South Florida faces long odds for Amazon’s HQ2, FIU researchers say


Researchers at Florida International University crunched the numbers on South Florida’s bid for Amazon’s second headquarters. The conclusion: South Florida compares unfavorably to the other 19 finalists.

“The odds are not in Miami’s favor,” says Maria Ilcheva, senior researcher at FIU’s Metropolitan Center. 

Related: Moody’s Analytics says South Florida not such a long shot for Amazon’s HQ2

One major strike against South Florida: The region’s lack of educated workers. By FIU’s count, the Miami metro area ranks dead last in the percentage of workers with a bachelor’s degree. 

Just 27.8 percent of South Florida adults have earned four-year degrees. New York leads the way, at 57.2 percent, FIU said.

South Florida also ranks dead last in jobs in science, technology, engineering and math, despite a billion-dollar bet on biotech that brought Scripps Florida and Max Planck Florida to the northern edge of the Miami metro area. Just 8.3 percent of South Florida workers toil in STEM fields. Toronto leads the pack at 25 percent.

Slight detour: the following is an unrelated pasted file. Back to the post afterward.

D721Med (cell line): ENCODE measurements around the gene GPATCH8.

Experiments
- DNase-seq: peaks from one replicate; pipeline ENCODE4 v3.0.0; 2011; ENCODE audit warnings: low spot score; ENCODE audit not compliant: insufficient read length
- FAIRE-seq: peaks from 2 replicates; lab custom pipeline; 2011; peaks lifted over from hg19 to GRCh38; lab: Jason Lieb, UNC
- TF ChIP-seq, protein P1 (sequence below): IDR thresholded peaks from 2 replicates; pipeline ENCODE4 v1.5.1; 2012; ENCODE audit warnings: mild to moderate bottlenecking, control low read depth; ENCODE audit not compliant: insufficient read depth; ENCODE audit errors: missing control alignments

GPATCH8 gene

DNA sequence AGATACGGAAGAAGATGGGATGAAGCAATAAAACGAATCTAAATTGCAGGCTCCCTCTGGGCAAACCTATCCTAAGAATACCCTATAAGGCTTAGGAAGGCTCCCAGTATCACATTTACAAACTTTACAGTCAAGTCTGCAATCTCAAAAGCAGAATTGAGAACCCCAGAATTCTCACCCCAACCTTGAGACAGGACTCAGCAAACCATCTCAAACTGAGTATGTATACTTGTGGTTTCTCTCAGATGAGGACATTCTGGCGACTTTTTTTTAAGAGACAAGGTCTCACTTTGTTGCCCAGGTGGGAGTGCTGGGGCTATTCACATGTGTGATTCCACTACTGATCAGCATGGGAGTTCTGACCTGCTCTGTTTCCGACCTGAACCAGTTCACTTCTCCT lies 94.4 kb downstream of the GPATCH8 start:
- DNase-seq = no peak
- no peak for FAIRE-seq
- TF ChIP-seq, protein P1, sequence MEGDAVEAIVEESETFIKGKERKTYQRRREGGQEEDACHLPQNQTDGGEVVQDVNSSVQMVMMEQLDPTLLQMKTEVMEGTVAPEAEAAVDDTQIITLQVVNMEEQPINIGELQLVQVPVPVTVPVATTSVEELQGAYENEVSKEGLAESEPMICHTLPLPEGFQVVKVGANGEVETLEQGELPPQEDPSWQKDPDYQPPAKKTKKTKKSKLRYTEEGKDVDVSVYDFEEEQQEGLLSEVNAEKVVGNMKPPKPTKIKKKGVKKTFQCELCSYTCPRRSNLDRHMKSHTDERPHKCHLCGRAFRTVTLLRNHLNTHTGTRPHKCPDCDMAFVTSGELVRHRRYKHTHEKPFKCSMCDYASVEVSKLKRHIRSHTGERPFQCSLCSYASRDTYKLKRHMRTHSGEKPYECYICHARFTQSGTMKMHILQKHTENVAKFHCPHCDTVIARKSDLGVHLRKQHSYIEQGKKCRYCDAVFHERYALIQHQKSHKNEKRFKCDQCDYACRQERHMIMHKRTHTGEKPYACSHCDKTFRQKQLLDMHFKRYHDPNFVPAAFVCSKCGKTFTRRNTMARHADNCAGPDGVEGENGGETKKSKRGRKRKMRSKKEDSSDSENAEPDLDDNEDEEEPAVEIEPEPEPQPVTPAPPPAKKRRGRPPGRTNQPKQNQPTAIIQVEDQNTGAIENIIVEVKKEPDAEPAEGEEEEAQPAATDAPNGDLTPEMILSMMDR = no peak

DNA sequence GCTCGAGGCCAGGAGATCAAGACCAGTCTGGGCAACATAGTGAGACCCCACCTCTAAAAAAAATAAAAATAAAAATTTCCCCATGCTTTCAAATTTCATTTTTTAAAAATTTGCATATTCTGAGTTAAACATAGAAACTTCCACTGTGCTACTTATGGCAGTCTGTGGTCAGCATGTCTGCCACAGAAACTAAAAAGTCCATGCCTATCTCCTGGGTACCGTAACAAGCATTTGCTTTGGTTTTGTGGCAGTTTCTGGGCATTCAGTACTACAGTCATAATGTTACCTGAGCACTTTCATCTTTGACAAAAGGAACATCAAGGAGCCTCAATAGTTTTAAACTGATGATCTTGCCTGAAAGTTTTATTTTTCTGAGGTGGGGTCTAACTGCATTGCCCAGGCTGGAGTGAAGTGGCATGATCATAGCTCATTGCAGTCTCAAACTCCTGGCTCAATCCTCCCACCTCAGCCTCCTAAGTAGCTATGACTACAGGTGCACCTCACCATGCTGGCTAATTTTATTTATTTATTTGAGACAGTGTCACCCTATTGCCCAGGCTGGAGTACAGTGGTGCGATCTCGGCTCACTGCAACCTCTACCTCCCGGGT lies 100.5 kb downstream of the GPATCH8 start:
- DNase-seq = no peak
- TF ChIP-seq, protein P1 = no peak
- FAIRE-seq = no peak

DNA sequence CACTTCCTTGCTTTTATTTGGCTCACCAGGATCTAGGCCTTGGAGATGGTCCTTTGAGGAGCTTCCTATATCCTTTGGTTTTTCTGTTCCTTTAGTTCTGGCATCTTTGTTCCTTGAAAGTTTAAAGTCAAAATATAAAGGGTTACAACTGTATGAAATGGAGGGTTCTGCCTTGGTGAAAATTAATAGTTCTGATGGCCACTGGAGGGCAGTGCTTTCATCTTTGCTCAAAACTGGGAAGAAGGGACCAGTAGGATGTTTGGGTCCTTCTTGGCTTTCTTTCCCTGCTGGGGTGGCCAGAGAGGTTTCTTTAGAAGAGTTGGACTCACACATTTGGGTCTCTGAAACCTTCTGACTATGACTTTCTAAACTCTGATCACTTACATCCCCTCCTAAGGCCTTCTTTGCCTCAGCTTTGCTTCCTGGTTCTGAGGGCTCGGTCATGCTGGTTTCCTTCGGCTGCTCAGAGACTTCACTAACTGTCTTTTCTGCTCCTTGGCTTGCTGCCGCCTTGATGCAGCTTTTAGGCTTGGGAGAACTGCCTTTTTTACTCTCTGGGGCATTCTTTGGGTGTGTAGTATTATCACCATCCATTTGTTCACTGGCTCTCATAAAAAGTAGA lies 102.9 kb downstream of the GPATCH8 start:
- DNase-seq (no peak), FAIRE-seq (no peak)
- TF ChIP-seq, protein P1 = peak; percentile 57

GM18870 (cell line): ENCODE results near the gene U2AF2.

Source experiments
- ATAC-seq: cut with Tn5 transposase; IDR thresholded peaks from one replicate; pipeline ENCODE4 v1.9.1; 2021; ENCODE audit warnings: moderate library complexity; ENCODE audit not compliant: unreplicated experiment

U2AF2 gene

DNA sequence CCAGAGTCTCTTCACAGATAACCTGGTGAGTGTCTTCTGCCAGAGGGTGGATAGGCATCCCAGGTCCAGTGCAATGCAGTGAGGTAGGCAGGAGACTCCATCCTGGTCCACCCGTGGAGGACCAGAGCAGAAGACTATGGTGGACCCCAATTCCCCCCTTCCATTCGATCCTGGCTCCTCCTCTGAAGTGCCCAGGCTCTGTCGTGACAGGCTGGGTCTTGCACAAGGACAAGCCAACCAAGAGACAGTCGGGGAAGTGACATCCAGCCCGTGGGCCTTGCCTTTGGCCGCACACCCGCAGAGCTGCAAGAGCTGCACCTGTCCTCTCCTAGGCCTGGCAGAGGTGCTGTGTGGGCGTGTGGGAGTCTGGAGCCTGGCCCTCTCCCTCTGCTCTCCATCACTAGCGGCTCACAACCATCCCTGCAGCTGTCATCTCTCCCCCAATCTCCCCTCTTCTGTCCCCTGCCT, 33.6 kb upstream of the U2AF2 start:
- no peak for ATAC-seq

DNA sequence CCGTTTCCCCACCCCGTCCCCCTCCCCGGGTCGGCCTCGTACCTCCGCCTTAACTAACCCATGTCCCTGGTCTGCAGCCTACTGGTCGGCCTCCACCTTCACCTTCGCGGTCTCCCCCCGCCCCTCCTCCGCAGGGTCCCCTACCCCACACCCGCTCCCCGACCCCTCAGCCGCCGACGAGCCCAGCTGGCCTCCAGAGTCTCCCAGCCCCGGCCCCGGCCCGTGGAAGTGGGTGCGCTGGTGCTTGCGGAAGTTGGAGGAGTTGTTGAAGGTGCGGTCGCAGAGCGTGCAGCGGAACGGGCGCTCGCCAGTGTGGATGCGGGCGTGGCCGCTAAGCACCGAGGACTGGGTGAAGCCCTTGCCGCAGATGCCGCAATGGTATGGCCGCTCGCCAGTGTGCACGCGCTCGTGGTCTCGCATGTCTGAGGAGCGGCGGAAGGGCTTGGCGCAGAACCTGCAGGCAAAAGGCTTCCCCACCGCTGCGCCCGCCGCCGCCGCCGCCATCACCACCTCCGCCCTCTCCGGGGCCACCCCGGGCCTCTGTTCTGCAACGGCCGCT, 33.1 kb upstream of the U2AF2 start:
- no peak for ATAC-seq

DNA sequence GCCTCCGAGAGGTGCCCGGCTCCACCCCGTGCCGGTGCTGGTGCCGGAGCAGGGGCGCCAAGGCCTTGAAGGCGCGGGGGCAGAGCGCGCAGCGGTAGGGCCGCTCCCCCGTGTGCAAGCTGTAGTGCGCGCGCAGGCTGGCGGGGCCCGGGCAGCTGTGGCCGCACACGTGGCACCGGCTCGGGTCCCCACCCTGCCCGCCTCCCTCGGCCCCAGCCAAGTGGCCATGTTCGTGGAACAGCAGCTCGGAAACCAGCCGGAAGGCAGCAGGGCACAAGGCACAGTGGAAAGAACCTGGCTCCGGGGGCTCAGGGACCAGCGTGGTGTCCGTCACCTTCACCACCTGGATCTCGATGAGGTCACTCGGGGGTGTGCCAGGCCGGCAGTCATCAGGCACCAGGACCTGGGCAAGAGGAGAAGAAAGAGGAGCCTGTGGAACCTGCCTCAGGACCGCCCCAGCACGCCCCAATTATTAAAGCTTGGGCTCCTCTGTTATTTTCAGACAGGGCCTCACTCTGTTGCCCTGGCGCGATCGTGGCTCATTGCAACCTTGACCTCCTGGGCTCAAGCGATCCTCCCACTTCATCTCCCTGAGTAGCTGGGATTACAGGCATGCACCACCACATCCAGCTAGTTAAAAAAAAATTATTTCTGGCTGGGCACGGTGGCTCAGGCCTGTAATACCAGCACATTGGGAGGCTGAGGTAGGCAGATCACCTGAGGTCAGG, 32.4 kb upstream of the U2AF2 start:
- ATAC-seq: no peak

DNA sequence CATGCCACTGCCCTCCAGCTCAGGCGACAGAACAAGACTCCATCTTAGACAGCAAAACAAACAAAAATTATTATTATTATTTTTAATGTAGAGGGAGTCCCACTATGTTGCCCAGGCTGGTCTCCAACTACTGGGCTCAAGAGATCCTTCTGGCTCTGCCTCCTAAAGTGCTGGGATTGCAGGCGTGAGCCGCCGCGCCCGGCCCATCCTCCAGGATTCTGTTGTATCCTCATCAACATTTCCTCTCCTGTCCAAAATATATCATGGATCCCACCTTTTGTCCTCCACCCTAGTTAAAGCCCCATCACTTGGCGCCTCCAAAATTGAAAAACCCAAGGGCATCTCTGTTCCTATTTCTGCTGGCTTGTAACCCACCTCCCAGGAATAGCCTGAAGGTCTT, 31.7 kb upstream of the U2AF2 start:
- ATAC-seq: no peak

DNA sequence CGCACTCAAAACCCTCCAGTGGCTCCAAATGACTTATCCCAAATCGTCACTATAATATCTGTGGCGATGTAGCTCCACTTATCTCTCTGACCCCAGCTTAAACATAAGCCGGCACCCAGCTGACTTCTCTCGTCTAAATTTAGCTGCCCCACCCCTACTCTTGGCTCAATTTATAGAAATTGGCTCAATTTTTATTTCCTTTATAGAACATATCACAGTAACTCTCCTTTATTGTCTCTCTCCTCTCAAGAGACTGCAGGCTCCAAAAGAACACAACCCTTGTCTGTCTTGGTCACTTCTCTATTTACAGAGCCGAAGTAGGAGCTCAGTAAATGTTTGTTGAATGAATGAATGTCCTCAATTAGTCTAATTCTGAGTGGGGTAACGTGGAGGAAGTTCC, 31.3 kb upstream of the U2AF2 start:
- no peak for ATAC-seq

“We’re making strides, but we have a long way to go,” Ilcheva said about STEM employment.

Meanwhile, South Florida STEM wages are comparatively low, ranking 17th among the 20 finalists. The typical STEM wage here is $74,000. Washington, D.C., leads the way at $101,063.

Cheap wages could be interpreted as a selling point, but Ilcheva warns that landing Amazon – which aims to hire 50,000 workers at an average wage of $100,000 – could disrupt South Florida’s thin labor market for tech talent.

Related: Bookie calls South Florida long shot in Amazon HQ2 contest

“What will happen to the existing businesses if we have a behemoth like Amazon come and compete for labor? That kind of competition might not be good for the existing businesses,” Ilcheva said.

In its report, released Thursday, FIU didn’t assign an overall rank to Miami’s bid. Ilcheva said the news isn’t all bad: South Florida’s position as gateway to Latin America could act in its favor.

Economic development organizations in Miami-Dade, Broward and Palm Beach counties joined forces to submit one bid for Amazon’s HQ2.

Related: South Florida among “overvalued” housing markets bidding for Amazon HQ2


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